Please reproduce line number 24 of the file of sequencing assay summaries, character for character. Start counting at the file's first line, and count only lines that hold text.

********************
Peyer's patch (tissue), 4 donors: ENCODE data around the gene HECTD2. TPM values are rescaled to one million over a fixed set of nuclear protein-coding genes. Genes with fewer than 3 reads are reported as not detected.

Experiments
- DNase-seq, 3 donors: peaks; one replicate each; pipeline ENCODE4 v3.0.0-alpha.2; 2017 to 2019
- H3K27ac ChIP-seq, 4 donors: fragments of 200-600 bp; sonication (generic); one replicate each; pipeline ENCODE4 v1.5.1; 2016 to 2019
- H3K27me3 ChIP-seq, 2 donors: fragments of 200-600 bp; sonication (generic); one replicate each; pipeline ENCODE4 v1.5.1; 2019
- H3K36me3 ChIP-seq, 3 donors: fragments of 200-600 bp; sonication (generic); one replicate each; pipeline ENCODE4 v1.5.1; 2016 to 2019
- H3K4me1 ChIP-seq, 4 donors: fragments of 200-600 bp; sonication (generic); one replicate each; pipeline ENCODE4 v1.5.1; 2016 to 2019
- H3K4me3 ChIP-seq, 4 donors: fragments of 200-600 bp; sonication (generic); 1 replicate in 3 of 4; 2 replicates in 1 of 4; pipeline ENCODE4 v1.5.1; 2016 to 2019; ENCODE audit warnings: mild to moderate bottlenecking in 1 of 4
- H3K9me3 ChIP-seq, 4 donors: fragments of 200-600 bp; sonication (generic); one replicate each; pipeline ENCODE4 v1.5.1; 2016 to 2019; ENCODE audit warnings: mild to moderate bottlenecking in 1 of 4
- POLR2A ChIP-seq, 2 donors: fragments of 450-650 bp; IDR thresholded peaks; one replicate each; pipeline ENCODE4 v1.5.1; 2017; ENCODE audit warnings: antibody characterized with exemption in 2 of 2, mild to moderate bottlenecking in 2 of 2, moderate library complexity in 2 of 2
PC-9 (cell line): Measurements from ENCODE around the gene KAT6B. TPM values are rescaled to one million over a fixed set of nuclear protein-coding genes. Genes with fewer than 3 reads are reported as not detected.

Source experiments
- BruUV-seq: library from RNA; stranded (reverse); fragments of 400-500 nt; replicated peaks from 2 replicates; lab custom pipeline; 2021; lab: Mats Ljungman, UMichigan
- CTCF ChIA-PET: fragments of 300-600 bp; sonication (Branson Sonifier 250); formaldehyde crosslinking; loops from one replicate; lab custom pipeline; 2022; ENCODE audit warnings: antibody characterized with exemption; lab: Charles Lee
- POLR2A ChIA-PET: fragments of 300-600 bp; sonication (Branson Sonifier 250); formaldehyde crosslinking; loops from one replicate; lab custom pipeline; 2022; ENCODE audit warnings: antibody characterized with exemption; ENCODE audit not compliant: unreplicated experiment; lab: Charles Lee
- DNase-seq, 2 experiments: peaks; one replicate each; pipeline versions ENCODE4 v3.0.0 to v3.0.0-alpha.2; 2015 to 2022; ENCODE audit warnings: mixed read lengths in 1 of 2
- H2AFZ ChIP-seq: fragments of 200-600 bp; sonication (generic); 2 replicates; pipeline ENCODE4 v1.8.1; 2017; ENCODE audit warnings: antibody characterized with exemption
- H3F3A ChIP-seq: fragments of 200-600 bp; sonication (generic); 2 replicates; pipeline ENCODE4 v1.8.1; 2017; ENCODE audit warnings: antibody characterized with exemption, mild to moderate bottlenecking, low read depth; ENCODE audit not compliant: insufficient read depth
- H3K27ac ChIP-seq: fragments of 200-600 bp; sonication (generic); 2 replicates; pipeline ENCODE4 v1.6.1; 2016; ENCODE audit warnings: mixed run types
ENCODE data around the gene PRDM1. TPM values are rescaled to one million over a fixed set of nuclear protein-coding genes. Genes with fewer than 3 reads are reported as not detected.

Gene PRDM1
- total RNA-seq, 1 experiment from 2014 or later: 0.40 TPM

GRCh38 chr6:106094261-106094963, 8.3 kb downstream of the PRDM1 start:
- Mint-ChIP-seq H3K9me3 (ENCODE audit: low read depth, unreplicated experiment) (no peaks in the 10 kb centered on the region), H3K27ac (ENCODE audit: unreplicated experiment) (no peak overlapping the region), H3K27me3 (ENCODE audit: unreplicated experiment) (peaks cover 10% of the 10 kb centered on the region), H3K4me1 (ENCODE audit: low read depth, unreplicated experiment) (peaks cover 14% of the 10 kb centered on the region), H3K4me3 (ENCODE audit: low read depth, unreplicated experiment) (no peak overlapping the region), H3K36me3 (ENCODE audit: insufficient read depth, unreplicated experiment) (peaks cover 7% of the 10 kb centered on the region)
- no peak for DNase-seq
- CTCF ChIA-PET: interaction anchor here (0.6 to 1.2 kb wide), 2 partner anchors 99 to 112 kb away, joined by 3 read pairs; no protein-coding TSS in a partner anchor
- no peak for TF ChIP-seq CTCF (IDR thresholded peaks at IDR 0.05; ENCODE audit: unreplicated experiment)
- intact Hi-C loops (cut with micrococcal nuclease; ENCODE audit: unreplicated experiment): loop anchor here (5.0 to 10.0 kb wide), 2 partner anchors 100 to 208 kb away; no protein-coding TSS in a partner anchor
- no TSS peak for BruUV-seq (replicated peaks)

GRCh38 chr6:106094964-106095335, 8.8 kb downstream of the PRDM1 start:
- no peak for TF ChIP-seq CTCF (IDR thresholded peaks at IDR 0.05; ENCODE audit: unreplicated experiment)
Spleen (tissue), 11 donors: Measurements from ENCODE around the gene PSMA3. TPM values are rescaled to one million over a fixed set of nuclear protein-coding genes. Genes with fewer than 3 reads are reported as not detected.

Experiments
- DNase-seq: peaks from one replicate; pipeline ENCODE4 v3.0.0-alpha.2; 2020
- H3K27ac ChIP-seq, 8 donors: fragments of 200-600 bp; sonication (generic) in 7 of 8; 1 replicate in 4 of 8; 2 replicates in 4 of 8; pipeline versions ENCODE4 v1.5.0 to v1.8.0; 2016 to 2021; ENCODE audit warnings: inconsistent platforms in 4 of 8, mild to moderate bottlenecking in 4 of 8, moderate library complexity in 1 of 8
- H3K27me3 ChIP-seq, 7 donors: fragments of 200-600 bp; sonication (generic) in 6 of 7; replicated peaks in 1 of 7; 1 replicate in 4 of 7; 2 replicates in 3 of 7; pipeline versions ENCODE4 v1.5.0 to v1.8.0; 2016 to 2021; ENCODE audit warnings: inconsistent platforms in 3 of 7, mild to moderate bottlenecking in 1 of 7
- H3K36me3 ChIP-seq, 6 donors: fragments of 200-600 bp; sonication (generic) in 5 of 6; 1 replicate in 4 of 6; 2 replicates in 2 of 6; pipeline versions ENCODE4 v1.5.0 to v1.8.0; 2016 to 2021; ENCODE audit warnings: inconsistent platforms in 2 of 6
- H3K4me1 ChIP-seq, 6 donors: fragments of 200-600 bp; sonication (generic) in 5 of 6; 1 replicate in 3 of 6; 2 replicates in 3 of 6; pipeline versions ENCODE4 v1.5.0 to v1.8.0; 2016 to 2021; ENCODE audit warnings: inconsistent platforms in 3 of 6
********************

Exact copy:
- Mint-ChIP-seq H3K9me3 (ENCODE audit: low read depth, unreplicated experiment) (no peaks in the 10 kb centered on the region), H3K27ac (ENCODE audit: unreplicated experiment) (no peak overlapping the region), H3K27me3 (ENCODE audit: unreplicated experiment) (peaks cover 10% of the 10 kb centered on the region), H3K4me1 (ENCODE audit: low read depth, unreplicated experiment) (peaks cover 14% of the 10 kb centered on the region), H3K4me3 (ENCODE audit: low read depth, unreplicated experiment) (no peak overlapping the region), H3K36me3 (ENCODE audit: insufficient read depth, unreplicated experiment) (peaks cover 7% of the 10 kb centered on the region)